Imbued with a desire to help rebuild cities and with a belief that good design yields a healthier bottom line, the Inland Steel Development Corporation purchased the Foundry site in 1970. The ELS Design Group of Berkeley, California, and Arthur Cotton Moore Associates conducted feasibility studies and developed the design, along with Sasaki Associates, the landscape architecture firm, and Washington architect Vlastimil Koubek, who oversaw construction. The project was a notable accomplishment and began scores of other redevelopment efforts in Georgetown.
The original setting directly south of the Chesapeake ad Ohio (C&O) Canal was not inspiring. A sand and gravel plant stood on the site and to the east was the mid-nineteenth-century Duvall Foundry Building, which had withstood various uses over the years, including that of a veterinary hospital for canal mules, a coal supply shop, truck equipment firm, scrap metal and chemical business, stone cutter’s shop, rubber factory, welding shop, and artists' studios. The Duvall Foundry Building was moved a hundred feet to allow construction of a new foundation. The new building was set back from the C&O Canal with a large outdoor public space. A mall occupies the first two levels of the new building, and shops line an internal “street” that cuts through the space at angles. Five floors of offices occupy the upper levels. The separation of functions is expressed in the jutting and angling back of the exterior walls. Outdoor rooms and terraces mark the junctures. The idealism and hard-nosed business sense that carried the Foundry project to completion produced an organic, orderly, model project for the Georgetown waterfront. The development’s embrace of industrial aesthetics set an example for other projects. However, few subsequent developments in the area have been as successful in reconciling these potentially contradictory attitudes.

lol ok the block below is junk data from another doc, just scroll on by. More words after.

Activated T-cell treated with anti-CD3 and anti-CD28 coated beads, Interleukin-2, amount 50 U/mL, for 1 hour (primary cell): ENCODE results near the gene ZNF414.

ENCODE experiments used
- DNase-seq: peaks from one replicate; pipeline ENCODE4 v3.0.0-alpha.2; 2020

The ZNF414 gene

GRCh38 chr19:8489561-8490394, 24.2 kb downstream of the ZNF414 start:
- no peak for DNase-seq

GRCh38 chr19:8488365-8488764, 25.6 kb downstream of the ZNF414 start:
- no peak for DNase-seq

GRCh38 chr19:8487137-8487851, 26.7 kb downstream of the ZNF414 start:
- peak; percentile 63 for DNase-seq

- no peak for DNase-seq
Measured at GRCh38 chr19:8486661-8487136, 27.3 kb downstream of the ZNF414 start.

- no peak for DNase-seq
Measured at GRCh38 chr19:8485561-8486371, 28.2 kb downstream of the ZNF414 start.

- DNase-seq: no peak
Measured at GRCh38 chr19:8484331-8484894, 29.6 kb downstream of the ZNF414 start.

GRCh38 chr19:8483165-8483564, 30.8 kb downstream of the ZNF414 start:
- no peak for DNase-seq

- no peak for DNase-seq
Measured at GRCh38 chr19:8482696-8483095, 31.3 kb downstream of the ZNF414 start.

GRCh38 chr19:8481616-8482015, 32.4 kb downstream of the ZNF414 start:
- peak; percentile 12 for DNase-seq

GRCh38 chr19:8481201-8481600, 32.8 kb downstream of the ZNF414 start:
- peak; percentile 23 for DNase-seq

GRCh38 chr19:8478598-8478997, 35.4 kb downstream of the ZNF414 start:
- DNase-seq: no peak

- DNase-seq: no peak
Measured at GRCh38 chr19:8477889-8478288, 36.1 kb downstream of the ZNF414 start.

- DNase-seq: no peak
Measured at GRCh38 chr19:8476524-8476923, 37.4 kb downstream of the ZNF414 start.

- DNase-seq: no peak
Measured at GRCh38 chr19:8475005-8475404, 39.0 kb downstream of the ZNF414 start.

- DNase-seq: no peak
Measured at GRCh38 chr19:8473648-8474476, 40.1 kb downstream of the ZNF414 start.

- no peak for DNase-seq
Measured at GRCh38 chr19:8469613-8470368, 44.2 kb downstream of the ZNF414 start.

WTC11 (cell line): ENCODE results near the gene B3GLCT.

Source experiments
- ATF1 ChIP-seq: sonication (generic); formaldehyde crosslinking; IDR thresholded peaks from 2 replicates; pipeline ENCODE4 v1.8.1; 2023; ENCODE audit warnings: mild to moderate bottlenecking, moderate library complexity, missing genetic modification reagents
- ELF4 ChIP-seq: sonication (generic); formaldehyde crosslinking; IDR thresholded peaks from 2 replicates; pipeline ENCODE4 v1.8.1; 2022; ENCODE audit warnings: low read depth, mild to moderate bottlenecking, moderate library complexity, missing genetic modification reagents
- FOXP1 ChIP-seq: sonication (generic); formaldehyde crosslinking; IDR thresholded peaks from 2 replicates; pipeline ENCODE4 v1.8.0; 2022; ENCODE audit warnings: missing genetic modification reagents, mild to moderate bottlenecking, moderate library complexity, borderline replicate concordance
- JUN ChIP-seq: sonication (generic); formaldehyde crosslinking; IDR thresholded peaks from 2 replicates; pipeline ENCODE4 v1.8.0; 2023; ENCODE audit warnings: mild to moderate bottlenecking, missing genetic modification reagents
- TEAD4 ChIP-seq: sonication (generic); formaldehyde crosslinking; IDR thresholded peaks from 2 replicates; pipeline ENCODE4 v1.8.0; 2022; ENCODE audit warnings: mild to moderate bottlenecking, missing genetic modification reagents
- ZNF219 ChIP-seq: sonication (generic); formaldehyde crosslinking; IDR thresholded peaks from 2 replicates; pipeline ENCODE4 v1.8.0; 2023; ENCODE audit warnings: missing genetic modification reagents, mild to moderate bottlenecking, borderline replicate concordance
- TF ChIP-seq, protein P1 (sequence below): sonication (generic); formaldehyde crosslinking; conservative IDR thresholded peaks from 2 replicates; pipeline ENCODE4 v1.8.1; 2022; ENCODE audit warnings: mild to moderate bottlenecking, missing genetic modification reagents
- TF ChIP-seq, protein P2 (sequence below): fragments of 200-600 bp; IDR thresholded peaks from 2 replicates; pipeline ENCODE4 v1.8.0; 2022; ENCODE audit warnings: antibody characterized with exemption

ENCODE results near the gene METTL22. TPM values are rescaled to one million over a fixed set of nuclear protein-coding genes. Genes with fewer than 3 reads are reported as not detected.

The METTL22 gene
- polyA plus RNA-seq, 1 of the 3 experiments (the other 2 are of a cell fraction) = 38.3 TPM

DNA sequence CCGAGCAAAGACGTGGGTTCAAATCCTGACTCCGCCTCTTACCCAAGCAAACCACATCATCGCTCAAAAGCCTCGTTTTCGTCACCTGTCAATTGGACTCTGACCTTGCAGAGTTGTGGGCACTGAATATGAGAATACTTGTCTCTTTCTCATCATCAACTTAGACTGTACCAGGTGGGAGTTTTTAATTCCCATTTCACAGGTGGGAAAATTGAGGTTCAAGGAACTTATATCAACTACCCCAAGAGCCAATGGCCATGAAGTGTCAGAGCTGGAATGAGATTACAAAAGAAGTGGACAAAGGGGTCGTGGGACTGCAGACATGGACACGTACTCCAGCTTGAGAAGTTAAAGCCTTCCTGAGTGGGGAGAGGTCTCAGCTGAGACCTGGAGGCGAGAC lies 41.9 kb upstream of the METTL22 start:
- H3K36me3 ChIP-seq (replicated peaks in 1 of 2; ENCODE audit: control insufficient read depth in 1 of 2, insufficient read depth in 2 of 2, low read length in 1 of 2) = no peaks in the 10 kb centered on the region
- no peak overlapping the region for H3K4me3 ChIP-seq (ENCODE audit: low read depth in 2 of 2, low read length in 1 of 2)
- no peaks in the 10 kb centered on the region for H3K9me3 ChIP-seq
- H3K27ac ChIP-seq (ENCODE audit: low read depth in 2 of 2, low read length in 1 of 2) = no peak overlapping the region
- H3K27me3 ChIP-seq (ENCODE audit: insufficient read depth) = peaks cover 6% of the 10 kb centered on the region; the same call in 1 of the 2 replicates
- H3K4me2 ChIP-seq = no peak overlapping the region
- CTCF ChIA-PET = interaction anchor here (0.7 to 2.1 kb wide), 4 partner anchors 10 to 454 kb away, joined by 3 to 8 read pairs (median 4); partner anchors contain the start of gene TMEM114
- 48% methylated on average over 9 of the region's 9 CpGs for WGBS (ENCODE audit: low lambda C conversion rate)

Moeller, G. Martin, Jr. AIA Guide to the Architecture of Washington, DC. Baltimore: Johns Hopkins University Press, 2012.